The wind is blowing hard this morning. Yesterday’s promise of rain for today has blown away leaving me no choice but to go out to water the garden, a poor-cousin alternative. My wife and I have just returned from a week of visiting and exploring two national parks in the U.S.A. I love wandering through national parks in any country as there are so many scenes that present themselves that often serve as inspiration for new stories. What I didn’t expect was how one scene would have me look deeper into the craft of writing. The Grand Prismatic Spring presented a beautiful surface. What was hidden in the scene was the power that lurked in the depths.
Writing, at least good writing has to present a captivating surface, a scene that invites a reader to spend time investigating the story that emerges while reading. A writer can’t possibly present all the underlying reasons for why characters act the way they do, or why events evolve as they do. However, a writer needs to know those things.
Many books, especially action stories, don’t worry about what lurks in the depths. Fast paced dialogue and events don’t require complex characters or scenarios. Whether it is the adrenalin rush of a chase or escape, or constantly shifting scenes of lust, or the more common stories that use a template that follows a tried-and-tested storyline, complexity is avoided. As many prolific best-selling authors find, the solution is to keep-it-simple-stupid – the KISS principle.
If a writer is to risk digging deep into their characters or into the meat of their stories, there is a necessity to plunge into the depths, to lurk in the shadows, and notice all the details. There are so many stories that could emerge, even from one opening image.
I am currently reading a book that had a lot of promise in the opening scene. The story has characters that have personality and are flawed. The plot so far is plausible. Yet, I am finding it hard to stay with the story as the writer really doesn’t know what he or she is talking about. There is a solid attempt to offer a complex story via the characters and plot, however the foundation, what lies below the surface, what is lurking in the depths of the story doesn’t allow the story to succeed. This is when a typical reader drops a book and never returns to finish reading it.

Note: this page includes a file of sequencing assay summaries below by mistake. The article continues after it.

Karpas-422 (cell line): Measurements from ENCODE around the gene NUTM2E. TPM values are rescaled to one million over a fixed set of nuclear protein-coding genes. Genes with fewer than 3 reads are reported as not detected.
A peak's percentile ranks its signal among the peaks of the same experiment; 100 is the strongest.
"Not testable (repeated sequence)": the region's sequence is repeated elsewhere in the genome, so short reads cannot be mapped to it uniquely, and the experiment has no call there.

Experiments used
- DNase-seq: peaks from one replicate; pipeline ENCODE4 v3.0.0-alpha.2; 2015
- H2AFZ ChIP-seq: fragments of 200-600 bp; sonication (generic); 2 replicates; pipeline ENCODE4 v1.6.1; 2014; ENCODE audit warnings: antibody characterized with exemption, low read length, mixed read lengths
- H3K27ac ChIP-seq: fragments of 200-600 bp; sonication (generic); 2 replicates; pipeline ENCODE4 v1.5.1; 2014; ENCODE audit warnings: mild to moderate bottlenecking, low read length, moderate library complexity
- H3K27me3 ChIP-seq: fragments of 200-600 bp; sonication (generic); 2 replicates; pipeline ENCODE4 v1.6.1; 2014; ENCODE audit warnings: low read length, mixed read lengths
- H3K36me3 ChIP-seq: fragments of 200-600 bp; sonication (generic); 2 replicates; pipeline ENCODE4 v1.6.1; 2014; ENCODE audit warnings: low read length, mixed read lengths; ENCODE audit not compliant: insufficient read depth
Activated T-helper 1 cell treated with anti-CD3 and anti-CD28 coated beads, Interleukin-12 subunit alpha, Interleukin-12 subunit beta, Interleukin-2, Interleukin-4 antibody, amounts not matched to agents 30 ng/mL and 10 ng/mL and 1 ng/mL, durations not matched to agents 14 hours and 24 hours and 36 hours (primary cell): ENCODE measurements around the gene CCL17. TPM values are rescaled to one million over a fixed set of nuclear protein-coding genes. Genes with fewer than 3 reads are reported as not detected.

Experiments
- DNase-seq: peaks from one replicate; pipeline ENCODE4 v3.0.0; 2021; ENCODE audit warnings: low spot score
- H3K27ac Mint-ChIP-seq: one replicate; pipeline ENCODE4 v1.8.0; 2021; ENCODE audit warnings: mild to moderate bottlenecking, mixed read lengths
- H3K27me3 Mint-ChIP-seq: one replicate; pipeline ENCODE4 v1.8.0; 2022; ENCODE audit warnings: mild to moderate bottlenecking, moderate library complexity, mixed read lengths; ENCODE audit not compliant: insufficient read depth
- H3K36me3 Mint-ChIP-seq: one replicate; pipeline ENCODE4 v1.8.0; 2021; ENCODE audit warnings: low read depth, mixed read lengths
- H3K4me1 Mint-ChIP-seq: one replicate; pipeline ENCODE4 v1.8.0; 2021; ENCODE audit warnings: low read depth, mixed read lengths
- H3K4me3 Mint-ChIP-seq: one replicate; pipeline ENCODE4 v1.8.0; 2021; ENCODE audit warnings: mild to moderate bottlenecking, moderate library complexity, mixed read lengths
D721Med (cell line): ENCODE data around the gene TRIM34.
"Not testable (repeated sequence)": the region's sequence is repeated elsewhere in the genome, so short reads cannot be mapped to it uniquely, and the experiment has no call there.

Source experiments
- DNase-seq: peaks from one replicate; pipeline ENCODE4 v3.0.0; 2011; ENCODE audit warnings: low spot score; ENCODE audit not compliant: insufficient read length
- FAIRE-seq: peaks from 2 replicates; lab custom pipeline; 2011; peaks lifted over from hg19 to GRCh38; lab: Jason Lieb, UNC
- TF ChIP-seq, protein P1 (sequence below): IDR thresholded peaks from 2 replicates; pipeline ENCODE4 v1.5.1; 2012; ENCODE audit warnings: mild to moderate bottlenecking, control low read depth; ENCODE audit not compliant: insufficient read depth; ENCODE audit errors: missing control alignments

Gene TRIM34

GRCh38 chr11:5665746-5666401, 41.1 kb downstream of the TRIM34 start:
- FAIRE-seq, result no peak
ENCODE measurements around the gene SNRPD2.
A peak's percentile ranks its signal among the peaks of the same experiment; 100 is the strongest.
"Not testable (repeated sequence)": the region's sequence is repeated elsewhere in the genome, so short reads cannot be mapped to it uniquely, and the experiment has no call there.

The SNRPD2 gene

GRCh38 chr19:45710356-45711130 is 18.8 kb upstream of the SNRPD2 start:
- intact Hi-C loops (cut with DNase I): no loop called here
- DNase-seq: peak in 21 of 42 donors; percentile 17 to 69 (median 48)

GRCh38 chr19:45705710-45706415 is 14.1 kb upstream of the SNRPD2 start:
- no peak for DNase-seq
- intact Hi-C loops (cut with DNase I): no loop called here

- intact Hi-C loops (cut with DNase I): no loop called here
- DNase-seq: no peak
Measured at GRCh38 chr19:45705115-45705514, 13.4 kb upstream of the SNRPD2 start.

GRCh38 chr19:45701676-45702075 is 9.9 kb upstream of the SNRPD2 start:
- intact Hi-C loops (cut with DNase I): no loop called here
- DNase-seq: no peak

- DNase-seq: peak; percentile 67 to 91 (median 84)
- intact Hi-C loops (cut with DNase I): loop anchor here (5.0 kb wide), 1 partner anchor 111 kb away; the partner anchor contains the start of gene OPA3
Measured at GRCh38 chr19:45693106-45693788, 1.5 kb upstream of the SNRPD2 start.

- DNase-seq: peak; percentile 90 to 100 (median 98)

If a writer dares to enter into a story that is complex, then there needs to be a lot of research. Think of research as lurking in the shadows, in the depths, observing and questioning the whys and hows of what is seen. I want to present an example that is drawn from the story mentioned above. The power grid in America is down. It might be down worldwide but the reader doesn’t get to know this. Internet and communication is shut down. No gas for cars. It becomes a rich possibility for a modern story of survival.
However, as in the case of this story of a cast of survivalists, too much is ignored [lack of research] such as alternate sources of power such as solar and wind which survivalists would tap into in order to keep water pumps running. Ignoring real survival strategies destroys the plausibility of the story, especially this story which is not set in an urban setting, but in a rural setting. Perhaps for a reader who is born and raised in a city with no exposure to what lies below the surface, the infrastructure that makes even a city work, the story might be okay.
As a writer, I want my stories to be plausible, even if they involve gods and goddesses. I don’t want a cast of knowledgeable readers to realise that I don’t have a clue what I am talking about such as the author of the story I am drawing from here.
There is nothing wrong about writing a story that stays on the surface. A reader can appreciate this kind of story just as much as a person can appreciate the scene of the Grand Prismatic Spring found in the first photograph. Yet even beneath the surface of the spring, there is a story that goes deep into the earth, breaking through the mantle to reach the powerful. I studied the panel describing what lurked in the depths beneath the Spring and I came to have a rudimentary understanding of what I was seeing which allowed me to appreciate even more the scene.
I guess, this is what is meant when authors are advised to write what they know. Outer Space fiction for example works because authors focus on what they know, typically how humans behave independent of where they are found. Fantasy works because of the same thing. Naturist fiction works because the authors have an intimate knowledge of being a naturist. A non-naturist [I personally dislike the word “textile”] trying to write about naturists would stumble and be quickly found out to be inauthentic by a naturist reader. As authors, we must let our imagination soar, but at the same time, we don’t want our wings to fall off because we used wax to hold our feathers together.